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Using Hangfire and MongoDB for Scheduling in .Net 6

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Using Hangfire and MongoDB for Scheduling in .Net 6

Dave K's photo
Dave K
·Jun 10, 2022·

7 min read

Table of contents

  • Introduction
  • What is Hangfire?
  • What is MongoDB?
  • Getting started with Mongo DB
  • Building the .Net 6 API
  • Summary

Introduction

This is the first in my series of articles, which aims to build a working ‘To-Do’ list application whilst exploring a whole range of different technologies and frameworks.

A bit more background is given in my introduction page.

To start with, I am going to create the initial building blocks for our application, which in this case consists of a .Net 6 Web API, and MongoDB back end to store our to-do items, and I’m also going to include a Hangfire job scheduler which will be used in later articles as we look to expand the architecture.

I will also include some C4 modelling as we expand the architecture to show where we are in the process of building this application. The initial model will simply look like:

image.png

All source for this is available on GitHub here.

What is Hangfire?

Hangfire is an open-source background processing and scheduling library for .Net applications. It is a great tool for running regular or long-running jobs in the background, and can even be used in asp.net web applications. It can support multiple instances of an API, so workloads can be scaled up or down, and multiple queues of differing priorities used if required.

Furthermore, it is also quite extensible, there are many additional libraries which can be used with Hangfire, and you are always free to write your own. In this tutorial, we will use Mongo DB as the persistent storage medium for Hangfire instead of the default SQL Server implementation.

We will also use the Hangfire Dashboard which provides a decent user interface for observing Hangfire jobs, and the Hangfire Console, as this is a great extension for allowing us to output more information to the UI when a job is running.

What is MongoDB?

Mongo DB is an open-source NoSQL database. NoSQL databases support storing data in ‘documents’, in Mongo DB’s case these documents are stored as JSON objects.

NoSQL databases are by their nature very fast and scalable, and good for storing unstructured data. They offer an alternative to traditional SQL databases, which have a more rigid structure. Whilst NoSQL databases are quick, because they are unstructured in nature, they do not have the same concept of relationships like JOIN's and so are not suitable for more relational data.

Getting started with Mongo DB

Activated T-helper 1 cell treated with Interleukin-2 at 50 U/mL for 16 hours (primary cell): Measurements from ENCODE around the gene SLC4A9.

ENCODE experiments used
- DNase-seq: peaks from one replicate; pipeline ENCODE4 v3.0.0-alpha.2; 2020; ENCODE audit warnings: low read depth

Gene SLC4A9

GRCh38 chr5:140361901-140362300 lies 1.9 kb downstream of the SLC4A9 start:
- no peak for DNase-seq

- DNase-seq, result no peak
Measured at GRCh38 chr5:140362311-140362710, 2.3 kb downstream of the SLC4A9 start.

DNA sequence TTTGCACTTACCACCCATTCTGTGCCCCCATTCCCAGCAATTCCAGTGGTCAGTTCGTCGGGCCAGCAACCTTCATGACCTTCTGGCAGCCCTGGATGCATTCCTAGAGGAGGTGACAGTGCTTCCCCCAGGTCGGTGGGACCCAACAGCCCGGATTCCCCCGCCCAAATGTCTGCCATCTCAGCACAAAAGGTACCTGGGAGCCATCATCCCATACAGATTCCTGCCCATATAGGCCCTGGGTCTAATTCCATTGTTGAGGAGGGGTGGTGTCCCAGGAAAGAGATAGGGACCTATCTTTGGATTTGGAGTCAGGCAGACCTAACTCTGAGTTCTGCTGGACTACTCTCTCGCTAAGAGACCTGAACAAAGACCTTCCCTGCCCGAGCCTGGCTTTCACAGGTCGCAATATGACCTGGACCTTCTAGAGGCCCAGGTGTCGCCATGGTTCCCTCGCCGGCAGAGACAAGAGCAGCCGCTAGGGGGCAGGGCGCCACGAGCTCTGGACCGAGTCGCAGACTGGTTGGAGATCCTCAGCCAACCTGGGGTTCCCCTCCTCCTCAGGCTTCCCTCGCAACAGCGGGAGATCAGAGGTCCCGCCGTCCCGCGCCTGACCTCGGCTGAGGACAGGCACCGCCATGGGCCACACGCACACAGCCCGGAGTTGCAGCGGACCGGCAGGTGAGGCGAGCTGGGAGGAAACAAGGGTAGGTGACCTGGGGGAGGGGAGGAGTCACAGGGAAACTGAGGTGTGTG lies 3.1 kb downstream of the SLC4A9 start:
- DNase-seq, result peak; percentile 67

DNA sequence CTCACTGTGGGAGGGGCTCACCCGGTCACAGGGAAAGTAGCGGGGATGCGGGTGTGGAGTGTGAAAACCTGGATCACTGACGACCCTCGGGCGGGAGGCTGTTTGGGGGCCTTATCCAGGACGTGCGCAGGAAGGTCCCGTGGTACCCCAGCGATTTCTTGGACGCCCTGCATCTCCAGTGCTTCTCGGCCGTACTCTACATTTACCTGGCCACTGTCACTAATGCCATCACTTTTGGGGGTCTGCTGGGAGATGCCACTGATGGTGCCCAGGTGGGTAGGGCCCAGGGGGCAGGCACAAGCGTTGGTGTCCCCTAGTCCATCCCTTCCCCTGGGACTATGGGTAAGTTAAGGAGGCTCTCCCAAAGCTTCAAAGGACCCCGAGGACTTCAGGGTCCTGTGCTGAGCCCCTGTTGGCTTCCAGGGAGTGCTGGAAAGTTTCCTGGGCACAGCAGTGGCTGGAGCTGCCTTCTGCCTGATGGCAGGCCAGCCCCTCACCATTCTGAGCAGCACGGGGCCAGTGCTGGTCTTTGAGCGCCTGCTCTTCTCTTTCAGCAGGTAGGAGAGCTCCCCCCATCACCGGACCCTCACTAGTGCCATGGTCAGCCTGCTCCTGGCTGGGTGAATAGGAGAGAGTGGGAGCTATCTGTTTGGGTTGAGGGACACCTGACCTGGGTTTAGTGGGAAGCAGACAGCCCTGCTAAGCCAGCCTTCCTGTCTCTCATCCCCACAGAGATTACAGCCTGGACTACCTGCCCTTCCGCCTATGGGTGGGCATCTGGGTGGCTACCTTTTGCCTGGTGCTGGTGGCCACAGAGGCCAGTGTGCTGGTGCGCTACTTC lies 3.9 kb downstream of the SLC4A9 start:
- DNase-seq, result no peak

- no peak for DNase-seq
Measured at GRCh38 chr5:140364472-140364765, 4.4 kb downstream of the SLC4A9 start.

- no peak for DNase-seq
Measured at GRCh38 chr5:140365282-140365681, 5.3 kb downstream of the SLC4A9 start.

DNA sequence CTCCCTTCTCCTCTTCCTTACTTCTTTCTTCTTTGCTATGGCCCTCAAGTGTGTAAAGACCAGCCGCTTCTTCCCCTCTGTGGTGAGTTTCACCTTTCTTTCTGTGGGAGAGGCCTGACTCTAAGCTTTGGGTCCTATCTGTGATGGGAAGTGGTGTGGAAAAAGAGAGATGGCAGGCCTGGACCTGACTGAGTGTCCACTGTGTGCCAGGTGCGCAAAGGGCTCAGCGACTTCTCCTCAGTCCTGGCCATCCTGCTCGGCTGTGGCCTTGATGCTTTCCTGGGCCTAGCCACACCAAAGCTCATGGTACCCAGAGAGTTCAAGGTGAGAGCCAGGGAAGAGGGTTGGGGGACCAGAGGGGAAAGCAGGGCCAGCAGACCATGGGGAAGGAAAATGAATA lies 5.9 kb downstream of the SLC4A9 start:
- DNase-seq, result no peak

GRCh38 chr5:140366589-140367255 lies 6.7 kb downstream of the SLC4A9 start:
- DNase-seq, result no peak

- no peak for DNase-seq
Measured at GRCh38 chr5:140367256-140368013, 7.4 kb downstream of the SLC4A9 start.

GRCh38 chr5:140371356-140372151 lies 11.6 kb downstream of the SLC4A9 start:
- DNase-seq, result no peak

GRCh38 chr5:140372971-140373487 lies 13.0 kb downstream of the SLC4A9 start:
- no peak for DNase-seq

To get started with Mongo DB you can create a free Mongo Atlas Database in the cloud at https://www.mongodb.com/atlas/database. From there you can use the quick start tool to create a shared cluster, select a host and region and some credentials, as well as restrict access to certain IP addresses if you wish.

Once you have created your account and first database, you should see your deployments as below:

image.png

You can then select 'Browse Collections' and it will ask you to create your first database and collection. In this example, I have created a database and collection, both called 'ToDo'.

Once we have a database, we can then select the 'Connect' button, change the Driver to C# and select the latest version (2.13 at the time of writing). This will generate our connection string for us:

image.png

Save this for later use. The connection string will also be missing the database name, so when we come to use it later, we must remember to include this between the '/' and the '?' towards the end of the connection string.

Building the .Net 6 API

If you haven’t the latest .net SDK installed, this can be downloaded from https://dotnet.microsoft.com/en-us/download.

Create a folder for the new project and then create a new C# web API project with the command:

dotnet new webapi -n [project name]

Open the '.csproj' with your IDE of choice. I prefer Rider from JetBrains, but Visual Studio Community or any other compatible IDE would be fine.

Install Libraries

We’re going to need to install a few packages from Nuget to get started with MongoDB and Hangfire:

  • MongoDB.Driver
  • Hangfire
  • Hangfire.Console
  • Hangfire.Mongo

These should be enough to get us started, and they will automatically pull in any additional package dependencies they require.

Set up Hangfire

To add Hangfire, we can create a new static ‘HangfireService’ with the following 'ConfigureHangfireService' extension method. I've added this to a 'StartUp' directory within the project, but you can structure the project however you feel works for you. Make sure to include the ‘UseConsole()’ call to activate the Hangfire Console we will use later: